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New faculty leads GHS program in a new direction

 

Brittany Allen

NEW DIRECTION: Heather Gallagher is revamping the approach to the journalism program at GHS.

With the retirement of Laurie Wilhite and the recent hire of Heather Gallagher to take her place, Goldendale High School (GHS) has decided to take what used to be the journalism program in a more technical direction.

Gallagher, with her background in business and technical writing, hopes to teach students tools to help them do well in more technologically demanding and remote workplaces.

"I do think business English is very important," Gallagher said. "learning to write resumes, cover letters; learning about different kinds of business communication, including the digital world that we're in; understanding that there's a lot more than just pen and paper transpiring there's actual video conferencing, ...working from home, and for students to understand that the world is evolving into that. That there's lots of different options for you in the business world, evolving digitally."

According to Becky Bare, Career and Technical Education Supervisor at GHS, the changing times certainly helped to guide the direction of the new curriculum, but were not the only reason. Since Gallagher entered the position without teaching credentials, she will be undergoing training over the next few years to obtain the appropriate certification.

"I had always kind of given teaching a thought," Gallagher admits. "Teaching is something that I've always kind of wanted to do, I just didn't pursue that as my degree."

In the meantime, Gallagher's experience and degree in business administration, make her qualified to take over teaching the school's accounting class and to teach technical writing and possibly digital communications in the future. Both Bare and Gallagher have expressed interest in potentially creating an outlet through the school website for students to blog about current events in order to keep the community privy to school happenings.

According to Bare, another major reason for such a revision of the career and technical education curriculum is to keep it meeting the standards of the state.

"We're emphasizing technical writing, because we're kind of held accountable to what the State wants kids to finish with," says Bare. "Putting together a newspaper, when that's 90 percent or 80 percent of the workload-cropping pictures and doing that sort of thing is not the technical writing part. If we're saying to the state that 'yeah, these kids have had their fourth year of English through publications,' umm-maybe. It's very slim."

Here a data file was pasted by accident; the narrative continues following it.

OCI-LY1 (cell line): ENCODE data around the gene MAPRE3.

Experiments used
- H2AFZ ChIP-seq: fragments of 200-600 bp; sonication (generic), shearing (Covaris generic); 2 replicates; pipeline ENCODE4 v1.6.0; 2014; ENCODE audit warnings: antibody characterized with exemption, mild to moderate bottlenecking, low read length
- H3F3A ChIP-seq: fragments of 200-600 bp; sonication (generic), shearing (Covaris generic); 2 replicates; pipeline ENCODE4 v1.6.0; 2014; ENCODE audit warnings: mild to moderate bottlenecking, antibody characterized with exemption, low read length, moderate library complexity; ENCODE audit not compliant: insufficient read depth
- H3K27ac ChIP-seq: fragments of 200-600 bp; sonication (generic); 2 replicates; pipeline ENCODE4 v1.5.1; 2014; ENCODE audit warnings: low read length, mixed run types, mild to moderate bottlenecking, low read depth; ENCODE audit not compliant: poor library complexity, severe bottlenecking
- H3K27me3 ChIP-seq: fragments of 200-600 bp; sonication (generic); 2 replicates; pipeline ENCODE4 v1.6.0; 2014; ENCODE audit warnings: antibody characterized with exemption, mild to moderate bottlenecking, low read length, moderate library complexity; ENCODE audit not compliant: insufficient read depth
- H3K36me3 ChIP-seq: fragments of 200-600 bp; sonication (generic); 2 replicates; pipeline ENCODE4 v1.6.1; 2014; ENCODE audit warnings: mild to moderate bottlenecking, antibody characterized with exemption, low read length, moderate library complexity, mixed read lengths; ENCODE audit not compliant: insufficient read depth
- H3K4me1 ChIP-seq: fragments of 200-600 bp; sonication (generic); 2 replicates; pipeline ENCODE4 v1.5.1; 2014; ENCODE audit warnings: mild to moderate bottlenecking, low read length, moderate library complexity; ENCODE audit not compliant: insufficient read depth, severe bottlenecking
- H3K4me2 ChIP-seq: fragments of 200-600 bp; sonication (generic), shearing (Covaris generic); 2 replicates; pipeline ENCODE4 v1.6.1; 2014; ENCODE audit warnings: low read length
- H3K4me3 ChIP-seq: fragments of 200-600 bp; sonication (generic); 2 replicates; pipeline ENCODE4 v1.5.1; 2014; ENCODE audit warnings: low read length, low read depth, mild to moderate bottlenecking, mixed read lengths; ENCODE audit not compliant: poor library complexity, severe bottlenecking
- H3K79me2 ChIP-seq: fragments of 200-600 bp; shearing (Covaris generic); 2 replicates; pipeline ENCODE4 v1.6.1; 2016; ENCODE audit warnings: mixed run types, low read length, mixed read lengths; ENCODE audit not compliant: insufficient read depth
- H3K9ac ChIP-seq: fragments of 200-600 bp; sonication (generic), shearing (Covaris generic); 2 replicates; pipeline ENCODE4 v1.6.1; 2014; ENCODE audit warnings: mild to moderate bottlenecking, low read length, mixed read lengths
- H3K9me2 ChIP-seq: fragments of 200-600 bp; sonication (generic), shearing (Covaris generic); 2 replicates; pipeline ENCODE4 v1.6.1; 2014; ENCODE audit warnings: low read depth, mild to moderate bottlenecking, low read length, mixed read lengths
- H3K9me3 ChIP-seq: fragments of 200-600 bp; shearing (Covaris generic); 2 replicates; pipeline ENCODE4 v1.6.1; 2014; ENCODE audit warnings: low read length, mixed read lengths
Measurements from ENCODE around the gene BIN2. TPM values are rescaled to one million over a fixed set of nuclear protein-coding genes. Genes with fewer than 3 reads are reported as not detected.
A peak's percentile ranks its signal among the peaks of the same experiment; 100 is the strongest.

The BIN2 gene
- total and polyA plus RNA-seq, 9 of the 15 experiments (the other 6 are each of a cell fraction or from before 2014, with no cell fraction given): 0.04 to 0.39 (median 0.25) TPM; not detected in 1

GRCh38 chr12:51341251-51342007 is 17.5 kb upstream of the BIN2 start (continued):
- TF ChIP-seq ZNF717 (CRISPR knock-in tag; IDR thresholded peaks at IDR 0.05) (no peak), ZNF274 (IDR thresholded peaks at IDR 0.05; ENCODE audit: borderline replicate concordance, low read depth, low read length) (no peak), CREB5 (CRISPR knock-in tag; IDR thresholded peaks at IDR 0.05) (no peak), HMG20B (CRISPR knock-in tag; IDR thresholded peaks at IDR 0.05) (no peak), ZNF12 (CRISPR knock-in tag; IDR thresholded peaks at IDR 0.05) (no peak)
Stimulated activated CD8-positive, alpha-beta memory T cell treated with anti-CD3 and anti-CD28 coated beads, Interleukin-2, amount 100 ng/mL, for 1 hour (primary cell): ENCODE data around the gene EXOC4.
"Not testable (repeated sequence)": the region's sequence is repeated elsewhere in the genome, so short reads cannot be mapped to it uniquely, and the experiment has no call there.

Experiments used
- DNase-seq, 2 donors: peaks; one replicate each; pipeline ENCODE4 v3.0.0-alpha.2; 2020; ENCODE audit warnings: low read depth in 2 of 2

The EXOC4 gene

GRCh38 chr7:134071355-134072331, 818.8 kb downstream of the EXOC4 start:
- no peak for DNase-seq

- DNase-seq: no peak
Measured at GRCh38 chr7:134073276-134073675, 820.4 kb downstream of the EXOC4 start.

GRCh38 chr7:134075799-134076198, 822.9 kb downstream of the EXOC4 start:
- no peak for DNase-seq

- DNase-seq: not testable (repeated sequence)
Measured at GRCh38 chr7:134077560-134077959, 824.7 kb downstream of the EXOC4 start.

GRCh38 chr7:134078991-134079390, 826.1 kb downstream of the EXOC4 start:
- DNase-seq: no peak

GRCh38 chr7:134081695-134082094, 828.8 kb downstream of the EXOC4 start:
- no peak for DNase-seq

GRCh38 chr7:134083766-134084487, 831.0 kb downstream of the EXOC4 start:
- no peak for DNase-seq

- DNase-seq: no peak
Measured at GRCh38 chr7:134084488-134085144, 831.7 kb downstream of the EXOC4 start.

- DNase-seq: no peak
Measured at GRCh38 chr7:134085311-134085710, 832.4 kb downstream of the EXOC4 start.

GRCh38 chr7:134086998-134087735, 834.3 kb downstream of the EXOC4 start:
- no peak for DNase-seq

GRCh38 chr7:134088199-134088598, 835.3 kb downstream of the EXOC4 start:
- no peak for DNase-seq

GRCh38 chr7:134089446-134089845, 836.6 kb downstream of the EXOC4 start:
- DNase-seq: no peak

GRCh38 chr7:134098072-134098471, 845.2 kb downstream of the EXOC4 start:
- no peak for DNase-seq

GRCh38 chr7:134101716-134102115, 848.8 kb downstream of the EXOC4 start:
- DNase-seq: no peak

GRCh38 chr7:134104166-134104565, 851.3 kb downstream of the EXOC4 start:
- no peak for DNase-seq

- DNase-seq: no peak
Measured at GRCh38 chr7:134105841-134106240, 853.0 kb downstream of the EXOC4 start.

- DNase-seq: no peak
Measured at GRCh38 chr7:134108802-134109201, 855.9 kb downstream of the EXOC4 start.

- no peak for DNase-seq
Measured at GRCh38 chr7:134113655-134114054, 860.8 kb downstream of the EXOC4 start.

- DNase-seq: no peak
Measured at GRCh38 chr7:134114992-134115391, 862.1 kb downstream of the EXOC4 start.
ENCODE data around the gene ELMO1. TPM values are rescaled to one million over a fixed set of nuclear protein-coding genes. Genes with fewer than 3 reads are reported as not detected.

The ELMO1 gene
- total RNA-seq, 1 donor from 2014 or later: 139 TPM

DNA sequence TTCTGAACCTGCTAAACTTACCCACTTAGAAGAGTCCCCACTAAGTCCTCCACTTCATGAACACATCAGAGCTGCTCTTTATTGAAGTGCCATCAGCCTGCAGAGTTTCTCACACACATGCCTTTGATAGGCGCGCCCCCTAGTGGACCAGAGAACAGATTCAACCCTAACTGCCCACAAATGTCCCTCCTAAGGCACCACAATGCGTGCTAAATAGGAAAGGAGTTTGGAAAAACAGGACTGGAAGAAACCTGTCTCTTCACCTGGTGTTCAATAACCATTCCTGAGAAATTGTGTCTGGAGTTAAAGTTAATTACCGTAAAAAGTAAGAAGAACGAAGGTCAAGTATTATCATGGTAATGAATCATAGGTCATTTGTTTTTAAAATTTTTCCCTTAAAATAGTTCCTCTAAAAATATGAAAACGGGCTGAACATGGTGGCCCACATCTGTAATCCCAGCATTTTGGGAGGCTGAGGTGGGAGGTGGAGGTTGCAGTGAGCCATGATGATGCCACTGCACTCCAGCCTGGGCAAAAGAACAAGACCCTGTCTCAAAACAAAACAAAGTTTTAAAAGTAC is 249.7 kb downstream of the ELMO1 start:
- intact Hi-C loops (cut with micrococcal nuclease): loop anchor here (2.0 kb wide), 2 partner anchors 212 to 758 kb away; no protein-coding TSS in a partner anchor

A main program change will affect published works put out by GHS; the Timberwolf Times will not be a part of the high school's curriculum-at least not for the time being-but the yearbook will remain part of Gallagher's publications class with the purpose of documenting annual academic events.

About this modification, former GHS teacher Laurie Wilhite has said that she does still see important lessons to be learned from the production of the newspaper, such as "working with each other, meeting deadlines, being accurate," and she sees "those skills as being applicable to many careers. However, she has also said, "We do need to stay current...With technologies emerging, I think we should be really sensitive to adding video and other applications: blogging and all of those things. Change is good. I've always told my students that flexibility is the most important job skill, and I've had to walk the talk and hold it true to myself too. I believe that anyone can learn a new software program or application, but flexibility comes from within. So it's important to be flexible in the job Market and try and gain the skills that will help you get a job when you get out there. As long as you have a wide base of skills that make you employable, because that's what we're in the business of."

Wilhite, though she wishes to be fully supportive of incoming new teacher Gallagher, also notes with gratitude all of the businesses that advertised with the Timberwolf Times over the years, including the Hood River News which published the monthly publication.

Besides that, Wilhite is very excited to be retired after 35 years of teaching and "for Heather to be coming on board." As someone who began her career teaching on manual typewriters, she does "understand that times change."

Gallagher and Bare seem to be ready for the challenge that change will bring and open to learning along the way. Of her time at GHS thus far, Gallagher has said:

"My experience so far has been great. I've been welcomed. I've enjoyed getting to know my students and learning from them as well."

 

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